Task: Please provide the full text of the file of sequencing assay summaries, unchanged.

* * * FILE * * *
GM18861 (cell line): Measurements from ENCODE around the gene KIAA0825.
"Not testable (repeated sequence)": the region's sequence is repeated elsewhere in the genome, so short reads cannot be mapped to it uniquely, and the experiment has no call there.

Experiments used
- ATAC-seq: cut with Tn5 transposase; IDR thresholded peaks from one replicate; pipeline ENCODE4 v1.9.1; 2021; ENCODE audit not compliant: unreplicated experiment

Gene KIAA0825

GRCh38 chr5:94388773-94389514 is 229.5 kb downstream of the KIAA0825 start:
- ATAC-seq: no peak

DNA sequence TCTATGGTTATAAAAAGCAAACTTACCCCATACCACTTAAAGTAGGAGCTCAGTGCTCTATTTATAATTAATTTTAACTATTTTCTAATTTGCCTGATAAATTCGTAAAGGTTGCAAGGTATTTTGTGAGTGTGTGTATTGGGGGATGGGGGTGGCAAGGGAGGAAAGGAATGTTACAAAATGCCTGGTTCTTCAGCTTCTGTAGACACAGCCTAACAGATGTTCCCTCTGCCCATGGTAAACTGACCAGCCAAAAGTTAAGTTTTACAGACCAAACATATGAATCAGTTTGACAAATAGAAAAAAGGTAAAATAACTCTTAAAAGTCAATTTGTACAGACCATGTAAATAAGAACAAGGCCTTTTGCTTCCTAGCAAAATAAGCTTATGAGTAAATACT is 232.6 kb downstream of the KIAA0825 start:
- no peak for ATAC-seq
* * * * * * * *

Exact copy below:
GM18861 (cell line): Measurements from ENCODE around the gene KIAA0825.
"Not testable (repeated sequence)": the region's sequence is repeated elsewhere in the genome, so short reads cannot be mapped to it uniquely, and the experiment has no call there.

Experiments used
- ATAC-seq: cut with Tn5 transposase; IDR thresholded peaks from one replicate; pipeline ENCODE4 v1.9.1; 2021; ENCODE audit not compliant: unreplicated experiment

Gene KIAA0825

GRCh38 chr5:94388773-94389514 is 229.5 kb downstream of the KIAA0825 start:
- ATAC-seq: no peak

DNA sequence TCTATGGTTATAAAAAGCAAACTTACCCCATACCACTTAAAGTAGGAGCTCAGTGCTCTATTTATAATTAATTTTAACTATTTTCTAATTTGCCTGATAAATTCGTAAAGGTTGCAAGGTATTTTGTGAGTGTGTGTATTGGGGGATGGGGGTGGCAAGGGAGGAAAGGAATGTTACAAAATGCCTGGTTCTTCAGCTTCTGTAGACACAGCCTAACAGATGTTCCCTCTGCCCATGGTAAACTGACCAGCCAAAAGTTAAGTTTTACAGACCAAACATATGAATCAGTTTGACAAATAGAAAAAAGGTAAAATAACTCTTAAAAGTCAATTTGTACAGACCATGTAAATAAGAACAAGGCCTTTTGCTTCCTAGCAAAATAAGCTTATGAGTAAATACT is 232.6 kb downstream of the KIAA0825 start:
- no peak for ATAC-seq